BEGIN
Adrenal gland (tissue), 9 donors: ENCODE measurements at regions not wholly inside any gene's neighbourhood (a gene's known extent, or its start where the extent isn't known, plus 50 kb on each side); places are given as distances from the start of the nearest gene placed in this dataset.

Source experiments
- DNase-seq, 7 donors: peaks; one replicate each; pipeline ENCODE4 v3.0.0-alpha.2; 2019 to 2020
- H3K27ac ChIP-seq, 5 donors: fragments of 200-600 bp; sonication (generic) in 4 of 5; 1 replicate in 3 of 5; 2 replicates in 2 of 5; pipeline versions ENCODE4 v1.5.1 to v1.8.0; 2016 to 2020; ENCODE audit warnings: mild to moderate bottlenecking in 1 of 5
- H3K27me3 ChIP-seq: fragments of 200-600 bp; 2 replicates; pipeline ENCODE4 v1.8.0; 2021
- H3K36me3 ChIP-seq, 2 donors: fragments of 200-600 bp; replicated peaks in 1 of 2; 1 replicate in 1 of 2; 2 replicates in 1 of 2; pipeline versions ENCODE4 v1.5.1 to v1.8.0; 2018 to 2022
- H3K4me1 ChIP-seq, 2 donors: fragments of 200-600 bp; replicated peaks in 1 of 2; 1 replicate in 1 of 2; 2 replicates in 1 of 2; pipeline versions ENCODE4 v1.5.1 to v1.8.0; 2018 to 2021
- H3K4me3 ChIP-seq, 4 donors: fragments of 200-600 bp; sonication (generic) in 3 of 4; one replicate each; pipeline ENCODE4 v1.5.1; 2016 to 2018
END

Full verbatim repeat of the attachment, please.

Adrenal gland (tissue), 9 donors: ENCODE measurements at regions not wholly inside any gene's neighbourhood (a gene's known extent, or its start where the extent isn't known, plus 50 kb on each side); places are given as distances from the start of the nearest gene placed in this dataset.

Source experiments
- DNase-seq, 7 donors: peaks; one replicate each; pipeline ENCODE4 v3.0.0-alpha.2; 2019 to 2020
- H3K27ac ChIP-seq, 5 donors: fragments of 200-600 bp; sonication (generic) in 4 of 5; 1 replicate in 3 of 5; 2 replicates in 2 of 5; pipeline versions ENCODE4 v1.5.1 to v1.8.0; 2016 to 2020; ENCODE audit warnings: mild to moderate bottlenecking in 1 of 5
- H3K27me3 ChIP-seq: fragments of 200-600 bp; 2 replicates; pipeline ENCODE4 v1.8.0; 2021
- H3K36me3 ChIP-seq, 2 donors: fragments of 200-600 bp; replicated peaks in 1 of 2; 1 replicate in 1 of 2; 2 replicates in 1 of 2; pipeline versions ENCODE4 v1.5.1 to v1.8.0; 2018 to 2022
- H3K4me1 ChIP-seq, 2 donors: fragments of 200-600 bp; replicated peaks in 1 of 2; 1 replicate in 1 of 2; 2 replicates in 1 of 2; pipeline versions ENCODE4 v1.5.1 to v1.8.0; 2018 to 2021
- H3K4me3 ChIP-seq, 4 donors: fragments of 200-600 bp; sonication (generic) in 3 of 4; one replicate each; pipeline ENCODE4 v1.5.1; 2016 to 2018